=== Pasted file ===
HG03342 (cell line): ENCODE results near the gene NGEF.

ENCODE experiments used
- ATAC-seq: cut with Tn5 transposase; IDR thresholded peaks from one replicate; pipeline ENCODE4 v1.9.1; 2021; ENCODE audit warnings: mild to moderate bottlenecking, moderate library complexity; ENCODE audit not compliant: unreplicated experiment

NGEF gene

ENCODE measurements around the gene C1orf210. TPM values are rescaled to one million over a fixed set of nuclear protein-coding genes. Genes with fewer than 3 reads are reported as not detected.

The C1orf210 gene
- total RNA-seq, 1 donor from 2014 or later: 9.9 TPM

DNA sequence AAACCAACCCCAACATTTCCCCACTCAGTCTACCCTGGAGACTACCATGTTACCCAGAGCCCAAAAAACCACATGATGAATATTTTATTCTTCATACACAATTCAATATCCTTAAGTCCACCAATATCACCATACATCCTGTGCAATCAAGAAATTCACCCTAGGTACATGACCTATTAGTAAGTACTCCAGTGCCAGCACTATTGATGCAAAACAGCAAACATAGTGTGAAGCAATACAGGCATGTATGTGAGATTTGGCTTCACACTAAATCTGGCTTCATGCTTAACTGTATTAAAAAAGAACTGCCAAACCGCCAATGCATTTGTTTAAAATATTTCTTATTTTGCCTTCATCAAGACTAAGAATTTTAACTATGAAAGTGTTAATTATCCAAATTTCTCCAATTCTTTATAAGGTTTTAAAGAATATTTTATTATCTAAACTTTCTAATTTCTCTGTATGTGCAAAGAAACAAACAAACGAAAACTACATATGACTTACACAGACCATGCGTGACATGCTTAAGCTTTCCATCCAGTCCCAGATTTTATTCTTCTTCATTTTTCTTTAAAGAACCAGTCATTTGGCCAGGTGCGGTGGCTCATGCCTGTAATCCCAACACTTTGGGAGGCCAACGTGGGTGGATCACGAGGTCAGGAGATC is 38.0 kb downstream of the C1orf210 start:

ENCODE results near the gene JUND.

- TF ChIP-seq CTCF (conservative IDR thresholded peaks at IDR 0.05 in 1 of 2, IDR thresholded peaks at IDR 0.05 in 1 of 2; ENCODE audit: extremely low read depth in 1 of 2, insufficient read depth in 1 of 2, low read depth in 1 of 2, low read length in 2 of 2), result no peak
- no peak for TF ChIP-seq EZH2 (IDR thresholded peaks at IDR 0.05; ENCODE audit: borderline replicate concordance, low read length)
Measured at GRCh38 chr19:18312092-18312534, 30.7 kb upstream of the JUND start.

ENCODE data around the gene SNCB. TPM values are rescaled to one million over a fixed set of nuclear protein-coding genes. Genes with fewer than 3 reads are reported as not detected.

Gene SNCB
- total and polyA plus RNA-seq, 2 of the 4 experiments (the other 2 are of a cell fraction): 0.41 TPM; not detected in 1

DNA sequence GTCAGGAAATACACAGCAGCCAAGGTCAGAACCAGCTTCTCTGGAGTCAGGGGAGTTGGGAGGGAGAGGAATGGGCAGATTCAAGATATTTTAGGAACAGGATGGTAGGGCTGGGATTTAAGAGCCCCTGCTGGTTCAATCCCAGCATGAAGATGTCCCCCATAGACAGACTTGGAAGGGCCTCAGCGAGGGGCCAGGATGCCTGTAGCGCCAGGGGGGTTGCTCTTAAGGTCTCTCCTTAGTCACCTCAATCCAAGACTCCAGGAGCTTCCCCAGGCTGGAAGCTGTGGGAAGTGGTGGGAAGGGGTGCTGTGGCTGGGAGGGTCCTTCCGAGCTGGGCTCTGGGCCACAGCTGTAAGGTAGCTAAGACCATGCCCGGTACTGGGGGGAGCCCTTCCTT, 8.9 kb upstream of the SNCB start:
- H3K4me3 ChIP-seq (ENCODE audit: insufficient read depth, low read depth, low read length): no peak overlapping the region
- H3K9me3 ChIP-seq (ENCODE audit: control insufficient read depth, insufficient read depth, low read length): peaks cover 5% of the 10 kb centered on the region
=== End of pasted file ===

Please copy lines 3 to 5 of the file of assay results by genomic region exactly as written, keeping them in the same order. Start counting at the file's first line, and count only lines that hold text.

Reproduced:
- ATAC-seq: cut with Tn5 transposase; IDR thresholded peaks from one replicate; pipeline ENCODE4 v1.9.1; 2021; ENCODE audit warnings: mild to moderate bottlenecking, moderate library complexity; ENCODE audit not compliant: unreplicated experiment

NGEF gene

ENCODE measurements around the gene C1orf210. TPM values are rescaled to one million over a fixed set of nuclear protein-coding genes. Genes with fewer than 3 reads are reported as not detected.